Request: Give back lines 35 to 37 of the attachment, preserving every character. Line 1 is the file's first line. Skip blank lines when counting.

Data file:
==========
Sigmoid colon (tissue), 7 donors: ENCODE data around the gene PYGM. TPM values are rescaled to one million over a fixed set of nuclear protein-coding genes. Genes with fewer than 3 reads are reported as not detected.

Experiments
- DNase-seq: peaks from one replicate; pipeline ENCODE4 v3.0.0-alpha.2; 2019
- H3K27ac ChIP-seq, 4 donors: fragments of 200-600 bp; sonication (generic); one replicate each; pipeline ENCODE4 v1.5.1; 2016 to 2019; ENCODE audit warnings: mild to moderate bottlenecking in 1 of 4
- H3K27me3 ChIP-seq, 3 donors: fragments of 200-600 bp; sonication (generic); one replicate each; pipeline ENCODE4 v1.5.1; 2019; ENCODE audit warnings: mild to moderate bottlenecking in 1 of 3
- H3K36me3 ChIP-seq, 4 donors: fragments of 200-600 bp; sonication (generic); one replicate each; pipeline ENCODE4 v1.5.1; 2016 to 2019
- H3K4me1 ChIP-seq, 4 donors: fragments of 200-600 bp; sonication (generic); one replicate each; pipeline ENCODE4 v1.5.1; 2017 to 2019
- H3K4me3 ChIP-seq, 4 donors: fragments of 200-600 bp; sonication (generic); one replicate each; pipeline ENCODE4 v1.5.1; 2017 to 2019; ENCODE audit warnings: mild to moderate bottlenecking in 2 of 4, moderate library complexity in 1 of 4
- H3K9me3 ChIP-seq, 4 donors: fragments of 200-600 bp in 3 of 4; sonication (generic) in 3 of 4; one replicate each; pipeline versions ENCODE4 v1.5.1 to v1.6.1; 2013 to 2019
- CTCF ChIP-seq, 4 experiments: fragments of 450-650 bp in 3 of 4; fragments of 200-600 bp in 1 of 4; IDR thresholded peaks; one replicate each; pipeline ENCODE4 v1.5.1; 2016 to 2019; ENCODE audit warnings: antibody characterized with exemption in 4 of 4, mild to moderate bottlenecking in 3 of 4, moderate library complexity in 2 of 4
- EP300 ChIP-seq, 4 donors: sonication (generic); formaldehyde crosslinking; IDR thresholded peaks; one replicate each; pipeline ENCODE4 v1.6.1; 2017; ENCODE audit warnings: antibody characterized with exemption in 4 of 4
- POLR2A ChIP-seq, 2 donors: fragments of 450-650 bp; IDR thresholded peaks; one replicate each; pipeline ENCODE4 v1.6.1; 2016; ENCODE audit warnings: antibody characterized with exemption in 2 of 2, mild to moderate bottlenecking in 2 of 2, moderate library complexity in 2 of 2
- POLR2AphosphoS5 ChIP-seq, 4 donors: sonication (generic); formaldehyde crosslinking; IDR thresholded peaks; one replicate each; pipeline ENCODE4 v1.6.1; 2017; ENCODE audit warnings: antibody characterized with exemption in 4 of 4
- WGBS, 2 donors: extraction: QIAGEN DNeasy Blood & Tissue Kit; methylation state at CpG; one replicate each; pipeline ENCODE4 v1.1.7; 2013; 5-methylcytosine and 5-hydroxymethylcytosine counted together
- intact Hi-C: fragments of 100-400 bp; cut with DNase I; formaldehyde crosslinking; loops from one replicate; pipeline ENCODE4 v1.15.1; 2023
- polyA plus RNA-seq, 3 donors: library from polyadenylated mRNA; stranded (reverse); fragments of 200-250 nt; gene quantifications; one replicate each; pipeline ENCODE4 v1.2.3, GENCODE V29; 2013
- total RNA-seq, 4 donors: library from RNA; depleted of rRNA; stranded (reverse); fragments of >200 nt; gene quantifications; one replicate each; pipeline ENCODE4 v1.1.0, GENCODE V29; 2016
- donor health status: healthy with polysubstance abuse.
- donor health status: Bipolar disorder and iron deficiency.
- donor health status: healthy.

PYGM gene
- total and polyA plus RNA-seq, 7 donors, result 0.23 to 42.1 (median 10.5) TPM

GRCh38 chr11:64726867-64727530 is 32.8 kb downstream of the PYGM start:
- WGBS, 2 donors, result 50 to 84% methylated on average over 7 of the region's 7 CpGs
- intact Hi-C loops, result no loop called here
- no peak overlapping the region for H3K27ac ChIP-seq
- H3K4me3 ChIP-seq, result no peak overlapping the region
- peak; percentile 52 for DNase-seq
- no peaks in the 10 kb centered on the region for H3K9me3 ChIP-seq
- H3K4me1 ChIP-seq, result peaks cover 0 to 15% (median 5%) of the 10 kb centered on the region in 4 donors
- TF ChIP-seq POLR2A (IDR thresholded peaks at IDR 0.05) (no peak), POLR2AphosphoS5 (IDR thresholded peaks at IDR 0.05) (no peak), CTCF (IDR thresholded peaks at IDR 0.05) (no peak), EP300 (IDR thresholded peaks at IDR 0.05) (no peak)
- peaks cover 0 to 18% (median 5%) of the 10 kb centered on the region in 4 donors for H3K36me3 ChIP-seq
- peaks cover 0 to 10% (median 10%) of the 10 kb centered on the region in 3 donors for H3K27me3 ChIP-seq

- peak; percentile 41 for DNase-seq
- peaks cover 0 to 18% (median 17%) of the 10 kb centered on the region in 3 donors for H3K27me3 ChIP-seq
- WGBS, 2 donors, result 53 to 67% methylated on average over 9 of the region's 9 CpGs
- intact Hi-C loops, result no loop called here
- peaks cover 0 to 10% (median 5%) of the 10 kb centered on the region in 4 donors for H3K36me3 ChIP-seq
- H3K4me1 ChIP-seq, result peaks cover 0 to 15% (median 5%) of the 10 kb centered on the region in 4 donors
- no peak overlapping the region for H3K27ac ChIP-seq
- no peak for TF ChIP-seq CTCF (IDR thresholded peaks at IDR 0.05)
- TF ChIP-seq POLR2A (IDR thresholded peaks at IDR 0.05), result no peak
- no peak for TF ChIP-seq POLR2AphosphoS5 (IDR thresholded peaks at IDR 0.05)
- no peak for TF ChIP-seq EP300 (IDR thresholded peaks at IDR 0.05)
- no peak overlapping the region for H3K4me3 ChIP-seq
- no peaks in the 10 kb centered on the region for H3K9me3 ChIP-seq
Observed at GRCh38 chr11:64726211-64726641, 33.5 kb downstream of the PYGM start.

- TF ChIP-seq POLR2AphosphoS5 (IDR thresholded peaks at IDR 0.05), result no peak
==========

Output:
- peaks cover 0 to 18% (median 17%) of the 10 kb centered on the region in 3 donors for H3K27me3 ChIP-seq
- WGBS, 2 donors, result 53 to 67% methylated on average over 9 of the region's 9 CpGs
- intact Hi-C loops, result no loop called here